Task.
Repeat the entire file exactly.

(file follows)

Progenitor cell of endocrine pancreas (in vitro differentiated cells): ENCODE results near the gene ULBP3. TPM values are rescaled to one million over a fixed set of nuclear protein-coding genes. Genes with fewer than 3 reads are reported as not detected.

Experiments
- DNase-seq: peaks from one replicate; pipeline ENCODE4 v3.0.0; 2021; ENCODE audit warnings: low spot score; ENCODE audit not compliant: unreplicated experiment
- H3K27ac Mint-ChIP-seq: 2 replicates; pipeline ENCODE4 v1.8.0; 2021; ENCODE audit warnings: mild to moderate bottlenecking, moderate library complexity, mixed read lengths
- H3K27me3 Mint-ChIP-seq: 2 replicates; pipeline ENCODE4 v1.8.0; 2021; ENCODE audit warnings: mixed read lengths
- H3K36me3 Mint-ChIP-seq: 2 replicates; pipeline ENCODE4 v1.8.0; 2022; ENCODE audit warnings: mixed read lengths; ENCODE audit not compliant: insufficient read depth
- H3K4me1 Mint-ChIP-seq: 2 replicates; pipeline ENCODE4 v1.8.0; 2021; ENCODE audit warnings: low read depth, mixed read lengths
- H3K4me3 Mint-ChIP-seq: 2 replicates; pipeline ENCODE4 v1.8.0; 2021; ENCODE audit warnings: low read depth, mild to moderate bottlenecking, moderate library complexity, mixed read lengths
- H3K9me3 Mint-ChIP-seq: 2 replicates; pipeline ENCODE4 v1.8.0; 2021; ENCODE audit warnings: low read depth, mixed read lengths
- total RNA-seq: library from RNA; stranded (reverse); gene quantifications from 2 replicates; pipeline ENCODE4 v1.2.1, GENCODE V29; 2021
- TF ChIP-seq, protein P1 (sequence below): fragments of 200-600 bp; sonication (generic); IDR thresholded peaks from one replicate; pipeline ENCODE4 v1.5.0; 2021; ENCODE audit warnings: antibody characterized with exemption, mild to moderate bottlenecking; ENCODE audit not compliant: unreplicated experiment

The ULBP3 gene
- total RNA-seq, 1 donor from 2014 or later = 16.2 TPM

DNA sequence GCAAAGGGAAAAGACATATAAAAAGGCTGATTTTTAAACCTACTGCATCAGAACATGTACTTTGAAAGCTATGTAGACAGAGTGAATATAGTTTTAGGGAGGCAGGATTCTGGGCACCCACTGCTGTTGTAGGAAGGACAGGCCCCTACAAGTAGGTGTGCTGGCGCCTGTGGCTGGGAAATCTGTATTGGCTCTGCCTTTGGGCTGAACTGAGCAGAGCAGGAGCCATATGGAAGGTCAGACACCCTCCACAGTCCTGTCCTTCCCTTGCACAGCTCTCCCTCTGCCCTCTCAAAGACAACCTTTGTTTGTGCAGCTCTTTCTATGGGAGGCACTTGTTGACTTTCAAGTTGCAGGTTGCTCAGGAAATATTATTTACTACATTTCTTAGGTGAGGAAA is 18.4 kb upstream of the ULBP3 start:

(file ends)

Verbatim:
Progenitor cell of endocrine pancreas (in vitro differentiated cells): ENCODE results near the gene ULBP3. TPM values are rescaled to one million over a fixed set of nuclear protein-coding genes. Genes with fewer than 3 reads are reported as not detected.

Experiments
- DNase-seq: peaks from one replicate; pipeline ENCODE4 v3.0.0; 2021; ENCODE audit warnings: low spot score; ENCODE audit not compliant: unreplicated experiment
- H3K27ac Mint-ChIP-seq: 2 replicates; pipeline ENCODE4 v1.8.0; 2021; ENCODE audit warnings: mild to moderate bottlenecking, moderate library complexity, mixed read lengths
- H3K27me3 Mint-ChIP-seq: 2 replicates; pipeline ENCODE4 v1.8.0; 2021; ENCODE audit warnings: mixed read lengths
- H3K36me3 Mint-ChIP-seq: 2 replicates; pipeline ENCODE4 v1.8.0; 2022; ENCODE audit warnings: mixed read lengths; ENCODE audit not compliant: insufficient read depth
- H3K4me1 Mint-ChIP-seq: 2 replicates; pipeline ENCODE4 v1.8.0; 2021; ENCODE audit warnings: low read depth, mixed read lengths
- H3K4me3 Mint-ChIP-seq: 2 replicates; pipeline ENCODE4 v1.8.0; 2021; ENCODE audit warnings: low read depth, mild to moderate bottlenecking, moderate library complexity, mixed read lengths
- H3K9me3 Mint-ChIP-seq: 2 replicates; pipeline ENCODE4 v1.8.0; 2021; ENCODE audit warnings: low read depth, mixed read lengths
- total RNA-seq: library from RNA; stranded (reverse); gene quantifications from 2 replicates; pipeline ENCODE4 v1.2.1, GENCODE V29; 2021
- TF ChIP-seq, protein P1 (sequence below): fragments of 200-600 bp; sonication (generic); IDR thresholded peaks from one replicate; pipeline ENCODE4 v1.5.0; 2021; ENCODE audit warnings: antibody characterized with exemption, mild to moderate bottlenecking; ENCODE audit not compliant: unreplicated experiment

The ULBP3 gene
- total RNA-seq, 1 donor from 2014 or later = 16.2 TPM

DNA sequence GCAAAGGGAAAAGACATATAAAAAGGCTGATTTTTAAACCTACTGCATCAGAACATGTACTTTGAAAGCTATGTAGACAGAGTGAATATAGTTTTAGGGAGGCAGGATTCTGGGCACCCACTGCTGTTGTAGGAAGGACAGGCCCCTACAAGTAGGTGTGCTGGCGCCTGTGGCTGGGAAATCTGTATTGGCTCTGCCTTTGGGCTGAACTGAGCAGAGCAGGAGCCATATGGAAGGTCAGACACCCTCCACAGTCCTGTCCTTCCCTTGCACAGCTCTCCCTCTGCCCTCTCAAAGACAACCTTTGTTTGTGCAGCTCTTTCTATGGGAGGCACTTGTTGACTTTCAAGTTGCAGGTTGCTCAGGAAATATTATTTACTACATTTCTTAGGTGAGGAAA is 18.4 kb upstream of the ULBP3 start: